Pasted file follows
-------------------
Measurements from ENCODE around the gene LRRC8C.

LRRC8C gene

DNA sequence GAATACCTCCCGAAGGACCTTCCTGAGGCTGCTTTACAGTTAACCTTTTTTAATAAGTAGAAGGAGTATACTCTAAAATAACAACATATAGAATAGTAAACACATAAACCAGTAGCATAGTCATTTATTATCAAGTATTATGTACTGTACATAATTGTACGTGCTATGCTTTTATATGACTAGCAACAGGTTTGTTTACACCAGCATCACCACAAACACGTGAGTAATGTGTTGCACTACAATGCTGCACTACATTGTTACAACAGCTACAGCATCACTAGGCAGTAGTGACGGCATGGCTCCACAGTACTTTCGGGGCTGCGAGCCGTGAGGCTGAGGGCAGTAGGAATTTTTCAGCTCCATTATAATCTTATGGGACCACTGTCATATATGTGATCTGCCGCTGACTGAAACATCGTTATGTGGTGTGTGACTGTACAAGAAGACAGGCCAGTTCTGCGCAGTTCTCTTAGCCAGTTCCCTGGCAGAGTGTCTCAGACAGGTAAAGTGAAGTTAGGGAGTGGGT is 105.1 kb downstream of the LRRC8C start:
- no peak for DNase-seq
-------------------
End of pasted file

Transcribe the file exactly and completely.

Measurements from ENCODE around the gene LRRC8C.

LRRC8C gene

DNA sequence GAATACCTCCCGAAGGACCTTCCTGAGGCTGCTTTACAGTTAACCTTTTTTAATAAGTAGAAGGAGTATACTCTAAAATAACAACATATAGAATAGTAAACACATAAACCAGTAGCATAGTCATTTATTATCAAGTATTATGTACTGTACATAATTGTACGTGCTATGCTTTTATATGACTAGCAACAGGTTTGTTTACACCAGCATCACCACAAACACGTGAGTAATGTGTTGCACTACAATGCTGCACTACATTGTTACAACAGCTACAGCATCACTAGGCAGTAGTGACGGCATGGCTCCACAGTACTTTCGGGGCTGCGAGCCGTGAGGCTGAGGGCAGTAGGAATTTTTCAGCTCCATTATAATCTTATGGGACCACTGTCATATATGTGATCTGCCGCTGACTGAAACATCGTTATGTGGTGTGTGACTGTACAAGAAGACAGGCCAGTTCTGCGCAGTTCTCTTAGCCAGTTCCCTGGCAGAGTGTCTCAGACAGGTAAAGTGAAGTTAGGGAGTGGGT is 105.1 kb downstream of the LRRC8C start:
- no peak for DNase-seq